Mumps (mumps)

Mumps (mumps) , commonly referred to as mumps, is an acute infectious viral disease that belongs to the same group of childhood infections as measles, chickenpox, or rubella.

The peculiarity of mumps is that it affects, first of all, the glandular tissue of the body. Therefore, characteristic manifestations of mumps are inflammatory processes of the glands: inflammation within the ear salivary glands, sometimes also salivary glands under the tongue and at the lower jaw, and in rare cases, the pancreas.

Mumps most often affects children between 30% and the seventh year of life, with mumps affecting boys twice as often as girls.

The causative agent of mumps is the mumps virus, which is part of the same group of viruses as the measles virus.

The mumps virus is not subject to mutations, it is unstable in the external environment: when heated to 70 degrees, it is inactivated in 10 minutes, and quickly dies under ultraviolet irradiation, exposure to disinfectants.

However, at low temperatures (-10-70 degrees), the mumps virus can retain its properties for a long time.

The mumps virus is transmitted, as a rule, by airborne droplets, but intrauterine infection is also likely (though not often), as well as contact infection through objects contaminated with the saliva of the sick person, for example, children’s toys or household items.

It should be remembered that a patient with mumps is contagious in the last days of the incubation period, and 9–11 days after the onset of the acute stage of the disease. The greatest risk of infection through contact with a sick mumps appears from 30% to the fifth day after the onset of the first symptoms of mumps.

Mumps, like all “childhood” infections, is a contagious disease, that is, contagious. Susceptibility to the mumps virus is slightly lower than susceptibility to measles or chickenpox viruses, but still quite high, it is within 50%. True, mumps is more common among pregnant women than measles, accounting for 0.8-10 cases per 10,000.

Children are more likely to get sick – 90% of cases of mumps are recorded in children under 15 years of age. At the same time, boys get sick almost twice as often as girls, the same ratio is preserved in adult men and women.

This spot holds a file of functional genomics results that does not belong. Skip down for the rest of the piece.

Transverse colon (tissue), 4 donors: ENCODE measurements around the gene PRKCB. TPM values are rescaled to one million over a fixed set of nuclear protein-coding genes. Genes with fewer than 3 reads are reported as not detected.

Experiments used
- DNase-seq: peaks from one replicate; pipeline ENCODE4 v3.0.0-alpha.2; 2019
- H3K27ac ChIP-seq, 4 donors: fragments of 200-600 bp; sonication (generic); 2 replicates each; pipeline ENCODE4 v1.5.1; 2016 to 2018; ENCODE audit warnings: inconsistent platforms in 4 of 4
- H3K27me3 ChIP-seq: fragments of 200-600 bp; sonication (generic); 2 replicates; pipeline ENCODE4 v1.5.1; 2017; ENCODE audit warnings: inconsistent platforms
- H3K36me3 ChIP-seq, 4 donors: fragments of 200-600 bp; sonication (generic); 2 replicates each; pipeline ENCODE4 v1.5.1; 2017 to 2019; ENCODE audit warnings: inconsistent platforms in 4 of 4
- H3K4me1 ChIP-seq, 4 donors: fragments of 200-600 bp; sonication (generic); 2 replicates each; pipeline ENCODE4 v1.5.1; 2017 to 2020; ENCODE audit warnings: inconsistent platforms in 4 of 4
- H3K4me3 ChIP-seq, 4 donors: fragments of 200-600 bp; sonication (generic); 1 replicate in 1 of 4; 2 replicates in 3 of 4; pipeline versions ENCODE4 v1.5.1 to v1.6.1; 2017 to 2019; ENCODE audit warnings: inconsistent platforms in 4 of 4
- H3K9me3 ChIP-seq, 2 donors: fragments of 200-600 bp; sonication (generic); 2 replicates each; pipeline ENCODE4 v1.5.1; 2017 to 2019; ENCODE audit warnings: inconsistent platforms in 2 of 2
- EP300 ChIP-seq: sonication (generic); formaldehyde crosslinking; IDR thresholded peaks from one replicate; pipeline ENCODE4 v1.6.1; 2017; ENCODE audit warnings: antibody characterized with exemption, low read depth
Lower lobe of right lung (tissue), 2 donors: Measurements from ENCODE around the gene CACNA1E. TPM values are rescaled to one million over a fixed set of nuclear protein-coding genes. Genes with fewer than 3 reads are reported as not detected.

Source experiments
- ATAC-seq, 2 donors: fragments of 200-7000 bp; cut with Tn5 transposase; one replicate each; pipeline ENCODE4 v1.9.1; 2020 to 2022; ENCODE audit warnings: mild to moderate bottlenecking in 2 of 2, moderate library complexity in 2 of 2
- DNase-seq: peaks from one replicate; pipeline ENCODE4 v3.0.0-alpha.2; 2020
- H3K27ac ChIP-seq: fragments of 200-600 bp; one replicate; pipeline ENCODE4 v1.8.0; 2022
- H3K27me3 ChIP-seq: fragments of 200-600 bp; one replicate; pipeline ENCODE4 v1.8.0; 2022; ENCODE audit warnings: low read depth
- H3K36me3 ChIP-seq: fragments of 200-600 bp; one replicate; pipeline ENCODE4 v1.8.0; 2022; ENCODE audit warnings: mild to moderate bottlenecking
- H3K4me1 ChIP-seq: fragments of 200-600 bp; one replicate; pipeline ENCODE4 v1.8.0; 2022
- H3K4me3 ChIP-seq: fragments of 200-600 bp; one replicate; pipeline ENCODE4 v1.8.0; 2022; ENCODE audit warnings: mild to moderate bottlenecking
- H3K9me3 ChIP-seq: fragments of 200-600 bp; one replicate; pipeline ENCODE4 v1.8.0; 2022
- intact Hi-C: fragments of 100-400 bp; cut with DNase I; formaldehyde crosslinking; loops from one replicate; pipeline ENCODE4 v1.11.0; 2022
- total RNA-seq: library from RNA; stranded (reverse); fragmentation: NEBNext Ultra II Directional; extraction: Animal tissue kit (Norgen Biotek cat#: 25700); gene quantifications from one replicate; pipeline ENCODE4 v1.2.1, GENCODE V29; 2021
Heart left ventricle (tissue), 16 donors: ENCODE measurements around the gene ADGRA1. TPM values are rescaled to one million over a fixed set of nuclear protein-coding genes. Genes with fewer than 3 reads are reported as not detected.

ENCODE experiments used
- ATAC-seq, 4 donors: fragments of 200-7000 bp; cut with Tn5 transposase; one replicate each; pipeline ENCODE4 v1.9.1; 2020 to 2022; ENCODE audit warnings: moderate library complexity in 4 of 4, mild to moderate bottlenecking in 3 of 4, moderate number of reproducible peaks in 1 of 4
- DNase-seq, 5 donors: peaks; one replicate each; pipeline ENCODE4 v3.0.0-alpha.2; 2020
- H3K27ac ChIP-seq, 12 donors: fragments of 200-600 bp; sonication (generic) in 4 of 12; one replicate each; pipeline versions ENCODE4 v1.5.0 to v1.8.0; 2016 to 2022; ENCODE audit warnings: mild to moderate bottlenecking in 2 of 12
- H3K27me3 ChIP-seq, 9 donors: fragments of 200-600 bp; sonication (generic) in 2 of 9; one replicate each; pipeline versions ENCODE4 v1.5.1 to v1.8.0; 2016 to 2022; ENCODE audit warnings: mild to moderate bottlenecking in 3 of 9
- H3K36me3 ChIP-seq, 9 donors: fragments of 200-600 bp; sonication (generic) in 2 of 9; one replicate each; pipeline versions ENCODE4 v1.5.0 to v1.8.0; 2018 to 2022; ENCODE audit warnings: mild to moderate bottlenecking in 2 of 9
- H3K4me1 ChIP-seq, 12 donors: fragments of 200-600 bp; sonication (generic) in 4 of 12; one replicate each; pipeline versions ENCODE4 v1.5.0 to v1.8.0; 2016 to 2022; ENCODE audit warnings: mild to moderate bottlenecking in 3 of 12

As for parotitis in adults, it is traditionally more severe than in babies, and with a greater likelihood of complications.

Complications of mumps can include diseases such as orchitis (inflammation of the testicles in boys and adult men), oophoritis (inflammation of the ovaries in girls and adult women), pancreatitis (inflammation of the pancreas), meningoencephalitis (inflammation of the pia mater and brain), hearing loss and deafness.

In the development of complications, the weakening of the body’s defenses also plays a role, as well as the state of the organs and systems themselves, which are affected by the mumps virus. Parotitis is especially dangerous for teenage boys during puberty, since in this case there is a risk of inflammation of the ovary or testicle. Every tenth of the boys affected by this disease becomes infertile. Therefore, for boys who have not yet had mumps by the time of puberty, vaccination against mumps is especially important.

Mumps is characterized by seasonal ups and downs in the incidence. The maximum incidence occurs in March-April, and the minimum – in August-September. Periodic rises in the incidence of parotitis are observed after 1-2 years.

Sometimes parotitis occurs in the form of epidemic outbreaks, which is especially typical for children’s institutions. Such outbreaks of mumps last, as a rule, from 70 to 110 days, passing in the form of 4-5 waves, the intervals between which are approximately equal to the incubation period of mumps.

Epidemic parotitis is a disease that occurs worldwide. Of course, with the introduction of vaccination in many countries of the world, the incidence of mumps has decreased significantly.

After a mumps disease of any severity, persistent immunity to re-infection develops – lifelong immunity. Immunity to mumps is found in 80-90% of the adult population, which indicates how widespread mumps is. Moreover, the presence of antibodies to parotitis does not depend on whether a person had acute parotitis: in 25% of infected parotitis, parotitis is asymptomatic and unnoticed by the sick person and his relatives.

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